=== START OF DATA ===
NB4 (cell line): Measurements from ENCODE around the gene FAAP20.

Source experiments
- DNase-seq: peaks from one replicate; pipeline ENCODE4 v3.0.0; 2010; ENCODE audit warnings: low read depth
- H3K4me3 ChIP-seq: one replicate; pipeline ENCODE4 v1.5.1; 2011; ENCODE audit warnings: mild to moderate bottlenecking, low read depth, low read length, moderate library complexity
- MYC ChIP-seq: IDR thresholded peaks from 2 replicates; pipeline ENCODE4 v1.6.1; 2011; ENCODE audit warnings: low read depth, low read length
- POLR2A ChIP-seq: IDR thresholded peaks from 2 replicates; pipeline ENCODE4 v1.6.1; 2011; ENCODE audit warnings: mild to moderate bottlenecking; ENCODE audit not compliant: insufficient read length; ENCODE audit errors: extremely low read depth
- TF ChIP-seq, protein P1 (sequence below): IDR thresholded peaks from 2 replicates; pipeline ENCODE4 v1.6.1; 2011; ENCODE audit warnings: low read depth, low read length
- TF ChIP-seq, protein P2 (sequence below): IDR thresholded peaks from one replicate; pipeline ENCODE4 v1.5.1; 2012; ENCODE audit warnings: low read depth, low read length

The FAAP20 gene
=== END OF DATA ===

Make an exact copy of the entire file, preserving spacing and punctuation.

NB4 (cell line): Measurements from ENCODE around the gene FAAP20.

Source experiments
- DNase-seq: peaks from one replicate; pipeline ENCODE4 v3.0.0; 2010; ENCODE audit warnings: low read depth
- H3K4me3 ChIP-seq: one replicate; pipeline ENCODE4 v1.5.1; 2011; ENCODE audit warnings: mild to moderate bottlenecking, low read depth, low read length, moderate library complexity
- MYC ChIP-seq: IDR thresholded peaks from 2 replicates; pipeline ENCODE4 v1.6.1; 2011; ENCODE audit warnings: low read depth, low read length
- POLR2A ChIP-seq: IDR thresholded peaks from 2 replicates; pipeline ENCODE4 v1.6.1; 2011; ENCODE audit warnings: mild to moderate bottlenecking; ENCODE audit not compliant: insufficient read length; ENCODE audit errors: extremely low read depth
- TF ChIP-seq, protein P1 (sequence below): IDR thresholded peaks from 2 replicates; pipeline ENCODE4 v1.6.1; 2011; ENCODE audit warnings: low read depth, low read length
- TF ChIP-seq, protein P2 (sequence below): IDR thresholded peaks from one replicate; pipeline ENCODE4 v1.5.1; 2012; ENCODE audit warnings: low read depth, low read length

The FAAP20 gene